A. There are at least two possibilities. He could be operating on autopilot, going about his business just as he did while you weren't around. Or it's payback time -- he's giving you the cold shoulder for having had the audacity to leave him. In either case, the fact that your persona non grata status ends proves that your child still loves you (obviously) and that you're back on his radar screen.
Kids who act this way about their parents' homecomings often have trouble making transitions in general. Routines and rituals help. So try to get home around the same time each evening. Preschoolers can't tell time, but they know when you usually get home (after Dragon Tales, before dinner). Of course, on work trips you can't guarantee exactly what time you'll be back, but you can provide an ETA. While you're away, talk to your son on the phone (if he'll get on) or e-mail him. Bring him a little present from your travels -- not to buy his affection but because it shows you were thinking about him and because it's just fun to get stuff from such exotic places as New Jersey.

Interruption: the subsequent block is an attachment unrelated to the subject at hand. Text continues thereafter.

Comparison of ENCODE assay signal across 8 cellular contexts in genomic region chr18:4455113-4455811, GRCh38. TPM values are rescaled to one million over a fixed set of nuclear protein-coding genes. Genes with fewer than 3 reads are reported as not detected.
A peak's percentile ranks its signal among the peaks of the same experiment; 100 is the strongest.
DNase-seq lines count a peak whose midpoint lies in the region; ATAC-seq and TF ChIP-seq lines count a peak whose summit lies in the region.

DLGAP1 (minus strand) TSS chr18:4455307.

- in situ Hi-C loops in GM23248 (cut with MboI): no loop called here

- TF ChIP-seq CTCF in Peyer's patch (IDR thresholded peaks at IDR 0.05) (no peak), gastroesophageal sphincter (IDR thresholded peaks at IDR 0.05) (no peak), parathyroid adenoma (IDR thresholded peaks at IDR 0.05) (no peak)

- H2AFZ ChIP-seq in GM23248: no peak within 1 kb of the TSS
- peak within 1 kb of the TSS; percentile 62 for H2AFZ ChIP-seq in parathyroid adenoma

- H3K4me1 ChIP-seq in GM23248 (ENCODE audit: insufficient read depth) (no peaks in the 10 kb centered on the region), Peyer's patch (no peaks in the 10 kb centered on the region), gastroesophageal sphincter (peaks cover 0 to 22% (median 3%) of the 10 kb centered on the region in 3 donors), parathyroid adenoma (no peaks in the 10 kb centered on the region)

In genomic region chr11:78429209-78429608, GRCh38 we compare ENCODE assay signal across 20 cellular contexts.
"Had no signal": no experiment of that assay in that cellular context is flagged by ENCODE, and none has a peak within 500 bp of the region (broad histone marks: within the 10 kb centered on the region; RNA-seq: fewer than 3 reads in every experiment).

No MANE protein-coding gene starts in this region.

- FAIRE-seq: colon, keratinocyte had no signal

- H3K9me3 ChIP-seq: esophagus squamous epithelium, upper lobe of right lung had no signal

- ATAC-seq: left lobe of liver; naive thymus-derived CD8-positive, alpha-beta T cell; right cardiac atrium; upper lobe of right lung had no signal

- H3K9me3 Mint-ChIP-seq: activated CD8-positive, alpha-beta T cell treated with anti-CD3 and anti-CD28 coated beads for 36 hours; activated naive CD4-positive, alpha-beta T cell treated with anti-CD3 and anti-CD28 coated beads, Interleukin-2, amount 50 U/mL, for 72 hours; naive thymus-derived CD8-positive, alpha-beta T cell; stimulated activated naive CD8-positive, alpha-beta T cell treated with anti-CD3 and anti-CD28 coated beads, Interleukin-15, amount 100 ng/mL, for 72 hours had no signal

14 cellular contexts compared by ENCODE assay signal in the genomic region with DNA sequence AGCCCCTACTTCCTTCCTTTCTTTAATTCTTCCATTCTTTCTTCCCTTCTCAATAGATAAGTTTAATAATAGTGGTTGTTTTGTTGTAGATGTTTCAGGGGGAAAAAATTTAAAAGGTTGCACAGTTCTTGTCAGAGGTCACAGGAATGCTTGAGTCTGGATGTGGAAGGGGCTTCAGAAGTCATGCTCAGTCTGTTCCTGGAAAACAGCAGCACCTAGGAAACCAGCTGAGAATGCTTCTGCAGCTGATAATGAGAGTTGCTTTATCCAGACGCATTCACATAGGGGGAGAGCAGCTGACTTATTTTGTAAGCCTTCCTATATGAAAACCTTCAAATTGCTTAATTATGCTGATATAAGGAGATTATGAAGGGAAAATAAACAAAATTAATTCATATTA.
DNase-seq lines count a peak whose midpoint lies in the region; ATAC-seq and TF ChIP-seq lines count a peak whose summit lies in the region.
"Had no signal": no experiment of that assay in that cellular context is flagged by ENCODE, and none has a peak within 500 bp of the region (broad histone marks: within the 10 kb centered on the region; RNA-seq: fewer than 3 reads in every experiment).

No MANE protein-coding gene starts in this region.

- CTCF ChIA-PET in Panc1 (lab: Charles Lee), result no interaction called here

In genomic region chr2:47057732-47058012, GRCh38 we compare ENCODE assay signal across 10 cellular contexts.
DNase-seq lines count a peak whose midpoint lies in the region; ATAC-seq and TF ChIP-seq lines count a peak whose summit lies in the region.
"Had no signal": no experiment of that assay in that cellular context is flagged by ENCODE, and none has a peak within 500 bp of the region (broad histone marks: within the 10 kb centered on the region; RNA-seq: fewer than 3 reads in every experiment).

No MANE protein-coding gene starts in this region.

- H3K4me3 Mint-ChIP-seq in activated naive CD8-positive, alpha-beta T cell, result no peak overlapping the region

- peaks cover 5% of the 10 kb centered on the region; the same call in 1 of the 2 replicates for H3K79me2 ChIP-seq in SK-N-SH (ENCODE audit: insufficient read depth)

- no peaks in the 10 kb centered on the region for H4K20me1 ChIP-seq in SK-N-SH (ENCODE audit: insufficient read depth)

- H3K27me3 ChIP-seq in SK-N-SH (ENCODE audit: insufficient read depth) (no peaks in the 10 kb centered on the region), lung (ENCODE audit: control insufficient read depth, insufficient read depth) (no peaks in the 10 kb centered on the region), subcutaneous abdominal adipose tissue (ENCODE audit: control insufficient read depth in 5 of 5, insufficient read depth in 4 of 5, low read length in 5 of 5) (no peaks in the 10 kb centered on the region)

When my girls were smaller, we had a couple of home-from-work rituals that instantly switched us to family time. With Madeline, it was "roly-poly girl," in which we'd roll around on the bed, locked in each other's arms and laughing. Ellie would put her hand out and ask for my earrings, as if to defrock me of my work attire, and then sit on my lap in the rocker and examine them. The parent-child relationship is one in which problems and concerns can, over time, mellow into nice memories. I hope yours will too.
Trisha Thompson is a contributing editor to PARENTING and a former editor-in-chief of BabyTalk.